Tuesday, September 20, 2011

How does gun regulation work when you can print parts?

Lots of controversy swirling around about:
  1. This.
  2. And this.
If you click the first link, you can have produced for you (read: printed for you) the lower receiver for an AR-15 rifle, which, technically, is the only part of the rifle that requires you to have a license in the United States.  Clicking on the second link will allow you to print an AR-15 magazine that is big enough to hold more than 5 rounds, but doesn't include the spring design, so it's a 5-round magazine; presumably a talented person could put that design into a modeling program, extend the clip length and make it to accommodate some number of rounds that pushes it into regulation territory, but as is, you can buy the same factory version of a 5-round magazine without any sort of license right now.

The fundamental problem or question or point of debate around all this is whether or not this is illegal or immoral or wrong.  Thing is that no one really can answer whether printing a regulated weapon component is the same as buying one.  Most of the places that could print things like this for you discourage you from uploading weapon designs and producing weapons, but draw short of regulating because the production of such items is not currently illegal.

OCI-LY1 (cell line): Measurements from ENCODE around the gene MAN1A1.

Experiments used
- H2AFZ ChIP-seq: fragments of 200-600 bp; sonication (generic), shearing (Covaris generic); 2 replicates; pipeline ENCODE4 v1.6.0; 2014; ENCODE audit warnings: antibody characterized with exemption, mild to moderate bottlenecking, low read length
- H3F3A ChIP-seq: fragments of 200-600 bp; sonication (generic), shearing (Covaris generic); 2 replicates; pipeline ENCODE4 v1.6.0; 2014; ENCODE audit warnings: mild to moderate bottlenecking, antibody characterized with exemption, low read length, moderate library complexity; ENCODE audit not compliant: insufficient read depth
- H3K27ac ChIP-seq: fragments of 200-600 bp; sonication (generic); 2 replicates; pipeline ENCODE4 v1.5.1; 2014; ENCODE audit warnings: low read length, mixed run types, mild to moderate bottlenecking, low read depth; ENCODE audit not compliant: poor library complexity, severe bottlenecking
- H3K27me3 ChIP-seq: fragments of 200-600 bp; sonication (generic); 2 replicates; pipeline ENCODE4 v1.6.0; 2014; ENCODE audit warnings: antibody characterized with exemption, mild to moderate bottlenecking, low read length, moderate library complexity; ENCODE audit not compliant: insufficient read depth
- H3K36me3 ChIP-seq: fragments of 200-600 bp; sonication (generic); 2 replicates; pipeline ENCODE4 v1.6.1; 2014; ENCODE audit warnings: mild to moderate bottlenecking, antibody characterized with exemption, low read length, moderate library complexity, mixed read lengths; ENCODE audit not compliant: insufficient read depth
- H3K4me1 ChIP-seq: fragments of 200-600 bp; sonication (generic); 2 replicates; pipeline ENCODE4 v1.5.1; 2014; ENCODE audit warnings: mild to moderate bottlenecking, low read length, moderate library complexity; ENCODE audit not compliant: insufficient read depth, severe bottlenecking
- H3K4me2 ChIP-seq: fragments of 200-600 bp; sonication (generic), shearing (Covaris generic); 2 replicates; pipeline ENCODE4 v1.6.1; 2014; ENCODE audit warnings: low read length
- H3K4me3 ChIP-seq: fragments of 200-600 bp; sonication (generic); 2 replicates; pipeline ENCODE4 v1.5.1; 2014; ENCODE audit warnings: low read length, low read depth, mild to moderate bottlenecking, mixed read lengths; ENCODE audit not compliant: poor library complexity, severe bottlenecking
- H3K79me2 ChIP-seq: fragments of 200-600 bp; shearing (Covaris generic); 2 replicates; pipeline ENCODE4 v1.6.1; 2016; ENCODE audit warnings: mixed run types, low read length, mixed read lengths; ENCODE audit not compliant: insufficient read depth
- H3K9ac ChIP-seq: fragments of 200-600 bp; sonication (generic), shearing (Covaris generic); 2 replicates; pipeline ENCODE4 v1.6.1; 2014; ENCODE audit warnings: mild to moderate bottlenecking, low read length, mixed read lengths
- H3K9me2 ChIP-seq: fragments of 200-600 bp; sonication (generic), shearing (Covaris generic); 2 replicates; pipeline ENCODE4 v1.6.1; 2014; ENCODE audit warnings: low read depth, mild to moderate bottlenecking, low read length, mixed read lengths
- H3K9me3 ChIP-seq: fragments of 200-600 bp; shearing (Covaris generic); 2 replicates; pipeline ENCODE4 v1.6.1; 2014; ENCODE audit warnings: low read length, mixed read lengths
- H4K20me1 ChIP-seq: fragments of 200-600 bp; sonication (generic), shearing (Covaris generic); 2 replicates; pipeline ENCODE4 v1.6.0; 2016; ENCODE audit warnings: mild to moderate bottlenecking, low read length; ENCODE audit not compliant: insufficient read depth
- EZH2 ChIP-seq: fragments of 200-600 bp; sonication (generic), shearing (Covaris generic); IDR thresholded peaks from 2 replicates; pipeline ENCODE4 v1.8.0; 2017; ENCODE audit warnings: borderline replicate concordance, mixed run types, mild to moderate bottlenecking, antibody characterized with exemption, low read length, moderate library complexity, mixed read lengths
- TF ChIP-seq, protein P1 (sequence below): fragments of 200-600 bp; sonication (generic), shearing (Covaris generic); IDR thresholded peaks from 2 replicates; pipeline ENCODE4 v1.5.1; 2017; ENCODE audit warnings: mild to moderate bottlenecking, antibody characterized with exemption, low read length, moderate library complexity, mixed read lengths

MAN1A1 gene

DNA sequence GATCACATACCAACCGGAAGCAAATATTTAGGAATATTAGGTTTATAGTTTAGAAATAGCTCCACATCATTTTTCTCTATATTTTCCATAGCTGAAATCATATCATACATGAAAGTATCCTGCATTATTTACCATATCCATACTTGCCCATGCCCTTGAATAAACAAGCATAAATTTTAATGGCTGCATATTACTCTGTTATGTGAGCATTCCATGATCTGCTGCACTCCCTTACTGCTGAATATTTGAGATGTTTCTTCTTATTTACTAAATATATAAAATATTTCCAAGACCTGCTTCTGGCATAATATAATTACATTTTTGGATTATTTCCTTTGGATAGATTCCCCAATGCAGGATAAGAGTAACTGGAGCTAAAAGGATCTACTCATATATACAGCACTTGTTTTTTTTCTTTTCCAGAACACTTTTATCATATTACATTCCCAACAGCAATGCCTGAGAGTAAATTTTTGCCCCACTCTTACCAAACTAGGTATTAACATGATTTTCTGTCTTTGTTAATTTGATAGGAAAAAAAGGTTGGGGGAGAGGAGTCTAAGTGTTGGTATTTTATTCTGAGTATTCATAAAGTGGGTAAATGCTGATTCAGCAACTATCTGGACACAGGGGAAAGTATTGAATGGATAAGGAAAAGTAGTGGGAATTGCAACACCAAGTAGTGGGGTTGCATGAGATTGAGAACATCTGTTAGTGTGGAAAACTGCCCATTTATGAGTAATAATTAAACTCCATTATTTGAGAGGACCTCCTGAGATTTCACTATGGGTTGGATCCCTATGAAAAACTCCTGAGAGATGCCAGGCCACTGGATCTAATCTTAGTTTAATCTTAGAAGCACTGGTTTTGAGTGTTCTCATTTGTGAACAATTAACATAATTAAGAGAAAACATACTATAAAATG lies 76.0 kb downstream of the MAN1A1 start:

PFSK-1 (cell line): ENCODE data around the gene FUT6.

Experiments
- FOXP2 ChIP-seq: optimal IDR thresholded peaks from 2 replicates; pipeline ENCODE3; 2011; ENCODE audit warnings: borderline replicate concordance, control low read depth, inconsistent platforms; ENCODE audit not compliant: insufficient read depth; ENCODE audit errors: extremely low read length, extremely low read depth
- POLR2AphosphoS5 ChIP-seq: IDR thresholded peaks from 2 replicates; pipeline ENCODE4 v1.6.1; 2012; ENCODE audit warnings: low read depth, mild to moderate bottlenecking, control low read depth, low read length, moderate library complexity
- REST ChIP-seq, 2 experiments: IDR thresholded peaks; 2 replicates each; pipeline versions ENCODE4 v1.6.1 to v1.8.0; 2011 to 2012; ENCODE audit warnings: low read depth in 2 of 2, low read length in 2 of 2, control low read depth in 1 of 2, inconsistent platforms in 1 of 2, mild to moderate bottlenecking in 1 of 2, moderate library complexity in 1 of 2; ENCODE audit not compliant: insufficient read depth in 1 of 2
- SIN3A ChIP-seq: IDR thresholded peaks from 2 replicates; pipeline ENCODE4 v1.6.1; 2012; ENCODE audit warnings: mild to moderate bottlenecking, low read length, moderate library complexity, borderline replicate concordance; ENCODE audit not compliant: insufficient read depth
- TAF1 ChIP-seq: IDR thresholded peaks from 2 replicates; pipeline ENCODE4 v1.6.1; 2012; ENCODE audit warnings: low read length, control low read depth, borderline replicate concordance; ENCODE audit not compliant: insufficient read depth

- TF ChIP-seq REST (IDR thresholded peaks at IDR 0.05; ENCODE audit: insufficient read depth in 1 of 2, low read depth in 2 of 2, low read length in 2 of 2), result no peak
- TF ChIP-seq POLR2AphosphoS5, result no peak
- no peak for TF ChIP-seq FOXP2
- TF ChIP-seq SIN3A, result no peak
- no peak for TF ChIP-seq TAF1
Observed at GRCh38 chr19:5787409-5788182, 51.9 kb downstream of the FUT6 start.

Personally I am not sure that I'd want to fire a weapon that had a receiver made from a 3D plastic printing place.  I know that there are composite and carbon fiber receivers available on the market for the AR-15 that are designed for heavy use, but I'm not sure that's what you're getting out of a 3D plastic printhouse.  Doesn't mean that won't change in the future if you can specify the actual output material and performance specifications.

Bear in mind that the lower receiver alone is not enough to make a weapon -- you do still have to locate and assemble the other parts.

Please note that I'm not advocating you doing any of this -- I wouldn't want to be anywhere near a rifle built around this when a bullet wen through it.

1 comment:

Dean said...

I had no idea that someone could do this kind of thing. I am aware that Glock makes no metallic handguns but I doubt it is the same material!